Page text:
“I told him I would love him forever and the last thing I remember telling him is that I would see him again in heaven,” Fulton said.

Fulton explained that she leans heavily on her faith in God to understand what happened to her son and to get her through the difficult times.

According to Fulton, there were some facts about the case that the family learned for the first time during the trial, including the previous calls Zimmerman had made to police from the community to report suspicious activity.

Fulton said sitting through Zimmerman’s trial every day was “very difficult.” Fulton and Martin were both called to testify, as was Fulton’s other son.

Tracy Martin was critical of attempts to attack Trayvon’s character after his death and during Zimmerman’s trial.

“No matter how good you are, how bad you are, they’re going to make you out to be whatever they want you to be,” Martin said. “I think it shows where we’re at in this day in age that a kid was killed, shot in the heart with two collapsed lungs and he’s put on trial.”

“I know that Trayvon was not a confrontational person,” Fulton said, challenging suggestions by defense attorneys that he attacked Zimmerman and that evidence from his phone showed an interest in fighting.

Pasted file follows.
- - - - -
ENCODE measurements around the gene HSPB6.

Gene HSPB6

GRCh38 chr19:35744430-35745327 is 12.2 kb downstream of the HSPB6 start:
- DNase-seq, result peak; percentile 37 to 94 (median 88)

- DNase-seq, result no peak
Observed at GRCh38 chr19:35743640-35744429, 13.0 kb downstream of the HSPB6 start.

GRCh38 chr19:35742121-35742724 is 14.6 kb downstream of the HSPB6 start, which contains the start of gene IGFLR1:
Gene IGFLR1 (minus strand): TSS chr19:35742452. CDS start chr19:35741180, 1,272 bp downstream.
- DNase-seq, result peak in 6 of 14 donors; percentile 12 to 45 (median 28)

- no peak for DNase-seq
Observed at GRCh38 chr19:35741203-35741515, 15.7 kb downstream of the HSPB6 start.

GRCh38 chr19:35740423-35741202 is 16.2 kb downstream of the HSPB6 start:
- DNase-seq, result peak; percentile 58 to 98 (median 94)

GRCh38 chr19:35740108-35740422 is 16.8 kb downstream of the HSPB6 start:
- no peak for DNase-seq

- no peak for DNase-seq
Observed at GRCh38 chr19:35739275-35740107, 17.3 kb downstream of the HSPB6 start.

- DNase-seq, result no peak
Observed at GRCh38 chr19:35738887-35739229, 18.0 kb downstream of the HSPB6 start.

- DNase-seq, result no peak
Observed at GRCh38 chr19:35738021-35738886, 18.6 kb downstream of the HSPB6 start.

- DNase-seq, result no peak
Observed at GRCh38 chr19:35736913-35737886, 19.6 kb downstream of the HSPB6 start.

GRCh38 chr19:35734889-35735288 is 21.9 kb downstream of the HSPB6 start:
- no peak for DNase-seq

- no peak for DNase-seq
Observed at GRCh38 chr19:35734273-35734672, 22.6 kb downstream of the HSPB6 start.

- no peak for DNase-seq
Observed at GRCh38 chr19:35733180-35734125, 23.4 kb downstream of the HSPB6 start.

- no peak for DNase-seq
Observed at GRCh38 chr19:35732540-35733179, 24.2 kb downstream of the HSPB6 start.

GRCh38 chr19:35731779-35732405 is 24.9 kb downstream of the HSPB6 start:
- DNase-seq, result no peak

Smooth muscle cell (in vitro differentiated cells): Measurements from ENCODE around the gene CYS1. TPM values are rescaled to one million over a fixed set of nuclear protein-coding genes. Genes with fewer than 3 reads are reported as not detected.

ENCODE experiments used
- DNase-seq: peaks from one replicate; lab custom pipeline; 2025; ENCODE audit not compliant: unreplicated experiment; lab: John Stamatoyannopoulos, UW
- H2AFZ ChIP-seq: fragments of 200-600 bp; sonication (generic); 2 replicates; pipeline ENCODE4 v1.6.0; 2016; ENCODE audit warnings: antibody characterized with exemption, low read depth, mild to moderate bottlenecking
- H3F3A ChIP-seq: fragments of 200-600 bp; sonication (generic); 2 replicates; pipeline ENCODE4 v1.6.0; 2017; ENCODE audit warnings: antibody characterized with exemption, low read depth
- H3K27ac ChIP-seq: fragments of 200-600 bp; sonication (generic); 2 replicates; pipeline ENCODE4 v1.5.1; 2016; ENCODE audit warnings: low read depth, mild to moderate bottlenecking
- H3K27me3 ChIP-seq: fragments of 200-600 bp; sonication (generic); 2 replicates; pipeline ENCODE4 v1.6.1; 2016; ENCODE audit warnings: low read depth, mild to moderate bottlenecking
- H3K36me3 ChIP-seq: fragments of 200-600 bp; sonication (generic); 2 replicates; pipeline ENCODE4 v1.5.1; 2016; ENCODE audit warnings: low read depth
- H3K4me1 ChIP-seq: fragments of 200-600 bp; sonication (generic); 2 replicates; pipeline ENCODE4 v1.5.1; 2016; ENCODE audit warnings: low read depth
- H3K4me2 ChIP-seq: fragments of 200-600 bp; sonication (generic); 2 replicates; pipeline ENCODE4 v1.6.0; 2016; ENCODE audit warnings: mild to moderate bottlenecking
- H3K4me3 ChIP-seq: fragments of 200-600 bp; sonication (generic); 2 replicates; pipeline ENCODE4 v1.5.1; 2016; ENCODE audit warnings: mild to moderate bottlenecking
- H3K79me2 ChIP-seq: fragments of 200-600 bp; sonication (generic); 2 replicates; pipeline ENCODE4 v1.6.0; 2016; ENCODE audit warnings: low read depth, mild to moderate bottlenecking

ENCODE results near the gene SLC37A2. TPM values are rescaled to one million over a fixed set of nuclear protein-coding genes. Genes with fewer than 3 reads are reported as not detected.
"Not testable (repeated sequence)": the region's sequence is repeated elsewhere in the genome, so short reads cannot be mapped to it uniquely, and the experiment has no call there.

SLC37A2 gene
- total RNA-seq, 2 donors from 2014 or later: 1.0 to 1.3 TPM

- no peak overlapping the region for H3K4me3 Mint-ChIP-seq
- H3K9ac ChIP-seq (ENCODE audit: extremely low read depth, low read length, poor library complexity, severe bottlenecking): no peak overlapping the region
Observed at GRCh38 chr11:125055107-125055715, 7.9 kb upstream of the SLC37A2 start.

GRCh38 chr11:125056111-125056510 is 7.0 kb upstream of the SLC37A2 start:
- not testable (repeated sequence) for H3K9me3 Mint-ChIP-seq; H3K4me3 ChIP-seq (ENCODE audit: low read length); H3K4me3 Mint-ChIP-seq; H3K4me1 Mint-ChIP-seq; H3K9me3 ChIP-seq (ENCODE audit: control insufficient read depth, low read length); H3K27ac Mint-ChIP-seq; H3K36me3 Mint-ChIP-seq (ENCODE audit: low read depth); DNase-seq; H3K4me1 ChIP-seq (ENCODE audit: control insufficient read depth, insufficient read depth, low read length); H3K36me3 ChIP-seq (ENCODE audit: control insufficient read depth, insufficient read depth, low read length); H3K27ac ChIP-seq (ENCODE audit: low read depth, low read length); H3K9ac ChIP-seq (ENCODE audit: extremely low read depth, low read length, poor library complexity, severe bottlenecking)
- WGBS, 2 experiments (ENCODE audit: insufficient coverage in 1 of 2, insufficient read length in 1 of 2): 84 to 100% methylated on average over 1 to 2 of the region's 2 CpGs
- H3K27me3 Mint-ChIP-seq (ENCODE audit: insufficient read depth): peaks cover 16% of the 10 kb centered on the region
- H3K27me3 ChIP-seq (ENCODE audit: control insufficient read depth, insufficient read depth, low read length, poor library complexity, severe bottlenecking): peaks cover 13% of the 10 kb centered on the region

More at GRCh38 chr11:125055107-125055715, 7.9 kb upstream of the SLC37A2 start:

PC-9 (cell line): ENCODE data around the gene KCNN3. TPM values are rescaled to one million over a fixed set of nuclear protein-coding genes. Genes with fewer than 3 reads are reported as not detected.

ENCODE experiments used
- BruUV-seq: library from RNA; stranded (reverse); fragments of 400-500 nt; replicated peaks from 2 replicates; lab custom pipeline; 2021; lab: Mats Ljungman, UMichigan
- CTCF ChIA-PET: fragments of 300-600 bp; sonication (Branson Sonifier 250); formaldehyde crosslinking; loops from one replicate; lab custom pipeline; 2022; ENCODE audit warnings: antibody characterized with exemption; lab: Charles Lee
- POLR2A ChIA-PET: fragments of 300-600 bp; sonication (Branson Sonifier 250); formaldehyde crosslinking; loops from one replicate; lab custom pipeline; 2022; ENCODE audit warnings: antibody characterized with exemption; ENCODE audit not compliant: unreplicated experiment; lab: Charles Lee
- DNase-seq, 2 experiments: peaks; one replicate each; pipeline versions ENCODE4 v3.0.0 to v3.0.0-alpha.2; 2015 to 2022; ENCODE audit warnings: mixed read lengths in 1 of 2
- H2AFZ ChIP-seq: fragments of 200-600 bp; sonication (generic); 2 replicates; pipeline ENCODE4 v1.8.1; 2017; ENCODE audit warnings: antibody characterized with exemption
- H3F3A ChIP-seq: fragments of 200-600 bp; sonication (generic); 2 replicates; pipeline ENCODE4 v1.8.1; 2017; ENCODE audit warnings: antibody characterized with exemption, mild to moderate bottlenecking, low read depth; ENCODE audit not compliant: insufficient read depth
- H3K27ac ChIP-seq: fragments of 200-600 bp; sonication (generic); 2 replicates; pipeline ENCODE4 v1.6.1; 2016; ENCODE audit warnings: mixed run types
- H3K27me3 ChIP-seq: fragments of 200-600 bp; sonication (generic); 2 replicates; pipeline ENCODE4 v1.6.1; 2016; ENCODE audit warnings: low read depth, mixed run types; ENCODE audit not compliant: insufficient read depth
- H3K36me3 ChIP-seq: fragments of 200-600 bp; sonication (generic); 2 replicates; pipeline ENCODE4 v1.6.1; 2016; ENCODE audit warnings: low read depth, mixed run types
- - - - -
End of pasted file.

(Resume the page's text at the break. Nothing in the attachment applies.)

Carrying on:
Nearly 18 months after Trayvon’s death, his parents are still searching for answers and still mourning their loss.

“Every day, I relive that night and I’ve beaten myself up over and over again about that night,” Martin said.

“What I say to myself every night is, had George Zimmerman simply not gotten out of his car, Trayvon would still be here,” he said.

One of the six jurors from Zimmerman’s trial told CNN that she believed the defense’s contention that Zimmerman acted in self-defense and that Trayvon Martin played “a huge role” in his own death.

The not guilty verdict has sparked protests and vigils around the country, and the Department of Justice is still investigating possible civil rights violation charges against Zimmerman.

Zimmerman’s attorney Mark O’Mara told HLN earlier this week that he believes federal charges are unlikely and he has been surprised by the outcry against the verdict.

“When I woke up the next day to all these protests, I was really surprised, but then I realized the people who have opinions on this case aren’t going to change them no matter what, and they’re not going to change them based on the facts of the case,” O’Mara said.

Tracy Martin and Sybrina Fulton both said that despite the verdict, Trayvon gives them the strength to go on.

“I promised Trayvon while he was in the casket that I will continue to fight for him as long as I have life in my body,” Martin said.

“This is about a bigger picture,” Fulton said. “This is about other Trayvon Martins…The conversation now becomes 'What do we tell our kids?' Do we tell them to walk fast, do we tell them to walk slow, do we tell them to take a friend with them, or do we tell them just to stay in the house?"

“We have no clue what to tell our kids to prevent them from going to the store and not ever coming home,” she said.

Watch Nancy Grace's special 2-part interview with Trayvon Martin's parents airing Friday and Monday at 8 p.m. ET on HLN.